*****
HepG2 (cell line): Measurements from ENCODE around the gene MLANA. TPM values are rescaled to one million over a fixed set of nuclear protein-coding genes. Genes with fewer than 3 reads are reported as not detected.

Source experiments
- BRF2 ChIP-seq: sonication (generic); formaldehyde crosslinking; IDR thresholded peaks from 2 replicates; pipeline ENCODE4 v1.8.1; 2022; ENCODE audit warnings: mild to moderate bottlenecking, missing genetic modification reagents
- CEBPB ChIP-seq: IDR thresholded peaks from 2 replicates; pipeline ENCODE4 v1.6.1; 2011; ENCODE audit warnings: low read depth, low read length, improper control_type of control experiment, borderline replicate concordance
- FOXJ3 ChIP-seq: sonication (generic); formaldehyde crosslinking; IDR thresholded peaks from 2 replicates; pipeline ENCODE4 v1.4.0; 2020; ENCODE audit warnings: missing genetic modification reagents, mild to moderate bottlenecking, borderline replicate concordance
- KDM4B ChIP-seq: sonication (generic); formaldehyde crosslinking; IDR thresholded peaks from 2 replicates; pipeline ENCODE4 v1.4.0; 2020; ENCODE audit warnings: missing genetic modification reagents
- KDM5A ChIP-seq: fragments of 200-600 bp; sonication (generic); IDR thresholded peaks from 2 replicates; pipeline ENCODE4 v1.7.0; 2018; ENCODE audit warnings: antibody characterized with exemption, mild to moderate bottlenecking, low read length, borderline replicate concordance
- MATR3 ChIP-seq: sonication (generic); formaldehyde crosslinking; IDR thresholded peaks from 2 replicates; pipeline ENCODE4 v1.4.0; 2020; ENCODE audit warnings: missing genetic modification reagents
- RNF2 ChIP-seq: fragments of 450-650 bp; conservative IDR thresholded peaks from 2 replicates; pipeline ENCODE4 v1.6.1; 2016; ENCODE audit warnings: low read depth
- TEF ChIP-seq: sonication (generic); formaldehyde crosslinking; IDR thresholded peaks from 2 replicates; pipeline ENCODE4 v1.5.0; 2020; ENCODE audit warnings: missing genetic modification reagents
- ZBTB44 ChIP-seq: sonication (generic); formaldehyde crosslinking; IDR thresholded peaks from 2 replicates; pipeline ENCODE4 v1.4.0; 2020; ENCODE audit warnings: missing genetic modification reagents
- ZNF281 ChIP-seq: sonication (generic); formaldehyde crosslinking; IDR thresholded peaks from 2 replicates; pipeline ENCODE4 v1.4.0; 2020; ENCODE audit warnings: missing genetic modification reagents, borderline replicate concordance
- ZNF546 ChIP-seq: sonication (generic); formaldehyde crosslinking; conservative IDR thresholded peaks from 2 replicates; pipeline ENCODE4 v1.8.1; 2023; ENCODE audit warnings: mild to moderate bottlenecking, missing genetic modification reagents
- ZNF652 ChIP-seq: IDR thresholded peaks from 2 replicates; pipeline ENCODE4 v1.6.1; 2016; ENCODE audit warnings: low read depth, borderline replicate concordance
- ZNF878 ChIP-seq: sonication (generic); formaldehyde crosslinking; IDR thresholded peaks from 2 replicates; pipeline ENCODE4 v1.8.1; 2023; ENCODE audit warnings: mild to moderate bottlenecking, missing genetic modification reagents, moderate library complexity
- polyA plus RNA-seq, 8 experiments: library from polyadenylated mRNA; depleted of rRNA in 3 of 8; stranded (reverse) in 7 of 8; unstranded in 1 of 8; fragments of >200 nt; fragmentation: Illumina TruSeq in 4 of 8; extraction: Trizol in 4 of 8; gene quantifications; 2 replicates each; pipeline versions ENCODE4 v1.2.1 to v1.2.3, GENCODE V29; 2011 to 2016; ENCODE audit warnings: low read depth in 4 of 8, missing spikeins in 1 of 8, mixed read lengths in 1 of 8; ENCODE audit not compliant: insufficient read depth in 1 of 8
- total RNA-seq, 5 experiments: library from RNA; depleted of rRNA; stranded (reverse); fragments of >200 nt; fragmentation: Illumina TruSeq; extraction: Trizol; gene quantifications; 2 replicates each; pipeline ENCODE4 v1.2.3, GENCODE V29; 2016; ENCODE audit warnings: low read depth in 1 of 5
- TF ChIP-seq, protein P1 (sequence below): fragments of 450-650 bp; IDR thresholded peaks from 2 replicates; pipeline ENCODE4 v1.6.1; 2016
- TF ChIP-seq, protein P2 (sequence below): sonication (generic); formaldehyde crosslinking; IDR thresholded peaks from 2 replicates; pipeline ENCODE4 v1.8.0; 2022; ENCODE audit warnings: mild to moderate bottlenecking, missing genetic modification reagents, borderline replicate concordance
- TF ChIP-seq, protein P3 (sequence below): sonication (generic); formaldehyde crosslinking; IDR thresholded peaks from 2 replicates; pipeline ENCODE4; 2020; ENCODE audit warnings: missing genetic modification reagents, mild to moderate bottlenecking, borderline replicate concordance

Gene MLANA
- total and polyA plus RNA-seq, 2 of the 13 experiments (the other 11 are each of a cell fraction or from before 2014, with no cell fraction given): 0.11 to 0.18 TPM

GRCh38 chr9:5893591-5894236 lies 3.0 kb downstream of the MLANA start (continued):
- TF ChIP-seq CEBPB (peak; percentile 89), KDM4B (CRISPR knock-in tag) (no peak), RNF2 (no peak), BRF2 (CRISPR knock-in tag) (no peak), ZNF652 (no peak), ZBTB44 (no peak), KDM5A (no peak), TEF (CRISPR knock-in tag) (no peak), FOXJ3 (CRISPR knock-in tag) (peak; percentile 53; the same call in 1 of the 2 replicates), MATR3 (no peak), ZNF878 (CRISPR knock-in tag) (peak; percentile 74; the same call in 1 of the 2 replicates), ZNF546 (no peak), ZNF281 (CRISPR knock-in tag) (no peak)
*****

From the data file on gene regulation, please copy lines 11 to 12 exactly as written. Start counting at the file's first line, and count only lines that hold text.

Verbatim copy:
- ZBTB44 ChIP-seq: sonication (generic); formaldehyde crosslinking; IDR thresholded peaks from 2 replicates; pipeline ENCODE4 v1.4.0; 2020; ENCODE audit warnings: missing genetic modification reagents
- ZNF281 ChIP-seq: sonication (generic); formaldehyde crosslinking; IDR thresholded peaks from 2 replicates; pipeline ENCODE4 v1.4.0; 2020; ENCODE audit warnings: missing genetic modification reagents, borderline replicate concordance